projects a key priority.
President Barack Obama recently
released his fiscal year 2014 (FY14) federal budget request, which outlines the administration’s priorities for the upcoming federal
fiscal year. This year’s proposal calls for about $3.77 trillion in federal
government spending with new revenue from closing tax loopholes on the nation’s
wealthiest individuals and corporations and spending cuts that would affect
entitlement programs such as Medicare and Social Security.
The president’s budget proposal does have a number of items
of interest to landscape architects. Below is a summary of some of those provisions
by federal agency.
Department of Interior
administration recommends $11.7 billion in spending for the Interior
Department, a 4 percent increase above the fiscal 2012 level. Specifically, the
budget requests $2.6 billion to support the critical conservation,
preservation, and recreation mission of the National Park Service. This budget
includes a total of $2.5 billion for National Park Service programs that
support the President's America's Great Outdoors initiative, including $2.3
billion for national park operations, a total increase of $48.4 million over
2012. Key increases include $2 million to enhance sustainable and accessible
infrastructure across the National Park System and $1 million to foster the
engagement of youth in the great outdoors.
The president’s budget notably calls for full, guaranteed
funding for the Land and Water Conservation Fund at $900 million per year,
beginning in fiscal 2015. For fiscal 2014, the administration requested $356
million for federal land acquisition and $60 million for state grants. The
budget also recommends allocating $15 million to reestablish the Urban Parks
and Recreation Recovery program. Offsets for Interior’s budget gains would come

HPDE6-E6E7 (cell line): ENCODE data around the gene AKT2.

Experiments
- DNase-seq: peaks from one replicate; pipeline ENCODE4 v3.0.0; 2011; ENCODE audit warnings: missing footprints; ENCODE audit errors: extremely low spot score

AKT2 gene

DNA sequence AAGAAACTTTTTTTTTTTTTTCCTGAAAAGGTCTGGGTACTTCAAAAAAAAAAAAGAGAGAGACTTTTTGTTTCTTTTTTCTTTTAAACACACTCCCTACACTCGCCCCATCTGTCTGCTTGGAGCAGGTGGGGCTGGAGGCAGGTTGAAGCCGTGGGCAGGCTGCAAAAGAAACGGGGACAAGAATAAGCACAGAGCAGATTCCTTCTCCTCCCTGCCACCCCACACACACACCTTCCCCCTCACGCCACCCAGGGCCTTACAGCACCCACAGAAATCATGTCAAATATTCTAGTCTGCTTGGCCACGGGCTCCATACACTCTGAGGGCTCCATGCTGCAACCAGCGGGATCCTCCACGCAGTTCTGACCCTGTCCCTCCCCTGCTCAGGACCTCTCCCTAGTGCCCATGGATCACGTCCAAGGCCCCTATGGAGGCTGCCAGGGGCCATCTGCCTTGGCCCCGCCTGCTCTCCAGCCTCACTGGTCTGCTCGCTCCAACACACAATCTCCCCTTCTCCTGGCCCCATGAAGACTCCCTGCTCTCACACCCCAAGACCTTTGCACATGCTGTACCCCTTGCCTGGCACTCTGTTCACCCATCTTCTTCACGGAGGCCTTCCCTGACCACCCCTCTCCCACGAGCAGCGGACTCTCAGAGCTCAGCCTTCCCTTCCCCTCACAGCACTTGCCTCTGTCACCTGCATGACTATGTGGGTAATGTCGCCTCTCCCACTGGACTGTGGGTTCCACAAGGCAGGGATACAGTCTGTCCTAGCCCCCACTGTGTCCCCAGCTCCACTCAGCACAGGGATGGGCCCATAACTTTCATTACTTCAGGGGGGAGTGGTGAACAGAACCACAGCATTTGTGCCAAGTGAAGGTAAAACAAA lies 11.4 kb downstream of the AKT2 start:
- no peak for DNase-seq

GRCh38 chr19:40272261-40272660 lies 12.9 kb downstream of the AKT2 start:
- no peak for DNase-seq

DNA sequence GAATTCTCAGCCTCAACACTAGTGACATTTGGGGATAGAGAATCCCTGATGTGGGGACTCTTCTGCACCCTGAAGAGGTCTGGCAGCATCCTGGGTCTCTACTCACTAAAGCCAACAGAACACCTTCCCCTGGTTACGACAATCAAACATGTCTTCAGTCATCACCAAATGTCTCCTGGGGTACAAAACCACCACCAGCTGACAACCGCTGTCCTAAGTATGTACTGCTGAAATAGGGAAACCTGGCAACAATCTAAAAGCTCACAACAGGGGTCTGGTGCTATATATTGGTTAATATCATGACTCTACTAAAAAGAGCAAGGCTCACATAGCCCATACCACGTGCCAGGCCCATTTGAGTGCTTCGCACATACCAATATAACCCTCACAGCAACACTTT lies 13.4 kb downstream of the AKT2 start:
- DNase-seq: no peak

from cuts to administrative costs such as travel, streamlining technology, and
a call for a repeal of incentives that benefit the oil and gas industry.
Department of Transportation
The president’s proposed Department of Transportation (DOT)
budget of $76 billion represents a 5.5 percent, or $4 billion, spending
increase over 2012 levels. This funding request represents the administration’s
request to fully fund the recently adopted surface transportation law, Moving
Ahead for Progress in the 21st Century (MAP-21). The DOT budget also calls for an
additional $50 billion for immediate investments to support critical
infrastructure projects, such as improving America’s roads, bridges, transit
systems, border crossings, railways, and runways. This includes $40 billion in
“fix-it-first” investments for improving existing infrastructure assets and
$10 billion to help encourage state and local innovation in infrastructure
development through competitive grant programs like TIGER.
About his proposed transportation budget, President Obama
has stated, “These investments would create hundreds of thousands of jobs in
the first few years and in industries suffering from protracted unemployment.”
Environmental Protection Agency
The president’s budget recommends cutting overall Environmental
Protection Agency funding by $296 million, or 3.5 percent, from fiscal 2012
levels. Under the proposal, the Clean Water and Drinking Water State Revolving
Funds (SRFs) would take the brunt of the cuts, with funding reduced by $472
million to a combined $1.9 billion. The administration seeks to target funding
for the SRFs to “small and underserved communities with limited ability to
Housing and Urban Development
HUD would receive $47.6 billion in the president’s plan, an
increase of 9.7 percent from 2012. The Community Development Block Grant
Program would receive $3 billion and a new Integrated Planning and Investment
Grant from the Office of Sustainable Communities would continue the work done
by previous Community Challenge Grants.
Centers for Disease
Control: Under the president's budget proposal, the overall CDC budget
authority would be cut by $439 million, with the Community Transformation Grant
program funded at $146 million, down from $226 million in FY 2012.
Administration: The budget would also eliminate fees for SBA loans under
$150,000. Recently, SBA Associate Administrator Jeanne Hulit noted that
borrowing demand has started to recover after slipping during the recession,
but not for small-dollar loans. The administration is hoping the fee waivers
will help fill that lingering gap in the loan market.
ASLA will continue to monitor the president’s budget
proposal and the congressional appropriations process to determine how FY14
spending priorities will evolve.
For more on ASLA’s federal
priorities, visit www.asla.org/advocacy.